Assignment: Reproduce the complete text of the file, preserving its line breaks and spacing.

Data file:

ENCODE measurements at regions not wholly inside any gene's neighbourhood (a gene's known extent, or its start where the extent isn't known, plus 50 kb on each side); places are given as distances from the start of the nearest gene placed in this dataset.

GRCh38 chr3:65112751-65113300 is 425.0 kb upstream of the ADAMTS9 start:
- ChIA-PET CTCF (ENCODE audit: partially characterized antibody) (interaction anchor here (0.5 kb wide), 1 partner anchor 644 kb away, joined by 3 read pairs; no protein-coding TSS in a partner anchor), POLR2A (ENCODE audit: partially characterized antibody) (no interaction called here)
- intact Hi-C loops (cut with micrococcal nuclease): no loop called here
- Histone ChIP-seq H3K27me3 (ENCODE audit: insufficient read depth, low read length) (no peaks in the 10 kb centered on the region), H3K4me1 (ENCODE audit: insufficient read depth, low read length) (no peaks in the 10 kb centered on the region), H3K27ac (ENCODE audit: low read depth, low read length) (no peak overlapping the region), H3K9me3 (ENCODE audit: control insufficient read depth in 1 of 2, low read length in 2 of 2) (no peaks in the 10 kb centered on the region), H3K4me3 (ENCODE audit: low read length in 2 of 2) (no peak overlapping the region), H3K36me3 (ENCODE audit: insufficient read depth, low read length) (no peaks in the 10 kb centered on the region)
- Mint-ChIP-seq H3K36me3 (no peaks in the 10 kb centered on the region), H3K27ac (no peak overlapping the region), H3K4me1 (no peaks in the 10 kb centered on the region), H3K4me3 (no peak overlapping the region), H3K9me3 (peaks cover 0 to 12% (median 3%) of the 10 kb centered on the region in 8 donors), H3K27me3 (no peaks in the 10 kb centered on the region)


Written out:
ENCODE measurements at regions not wholly inside any gene's neighbourhood (a gene's known extent, or its start where the extent isn't known, plus 50 kb on each side); places are given as distances from the start of the nearest gene placed in this dataset.

GRCh38 chr3:65112751-65113300 is 425.0 kb upstream of the ADAMTS9 start:
- ChIA-PET CTCF (ENCODE audit: partially characterized antibody) (interaction anchor here (0.5 kb wide), 1 partner anchor 644 kb away, joined by 3 read pairs; no protein-coding TSS in a partner anchor), POLR2A (ENCODE audit: partially characterized antibody) (no interaction called here)
- intact Hi-C loops (cut with micrococcal nuclease): no loop called here
- Histone ChIP-seq H3K27me3 (ENCODE audit: insufficient read depth, low read length) (no peaks in the 10 kb centered on the region), H3K4me1 (ENCODE audit: insufficient read depth, low read length) (no peaks in the 10 kb centered on the region), H3K27ac (ENCODE audit: low read depth, low read length) (no peak overlapping the region), H3K9me3 (ENCODE audit: control insufficient read depth in 1 of 2, low read length in 2 of 2) (no peaks in the 10 kb centered on the region), H3K4me3 (ENCODE audit: low read length in 2 of 2) (no peak overlapping the region), H3K36me3 (ENCODE audit: insufficient read depth, low read length) (no peaks in the 10 kb centered on the region)
- Mint-ChIP-seq H3K36me3 (no peaks in the 10 kb centered on the region), H3K27ac (no peak overlapping the region), H3K4me1 (no peaks in the 10 kb centered on the region), H3K4me3 (no peak overlapping the region), H3K9me3 (peaks cover 0 to 12% (median 3%) of the 10 kb centered on the region in 8 donors), H3K27me3 (no peaks in the 10 kb centered on the region)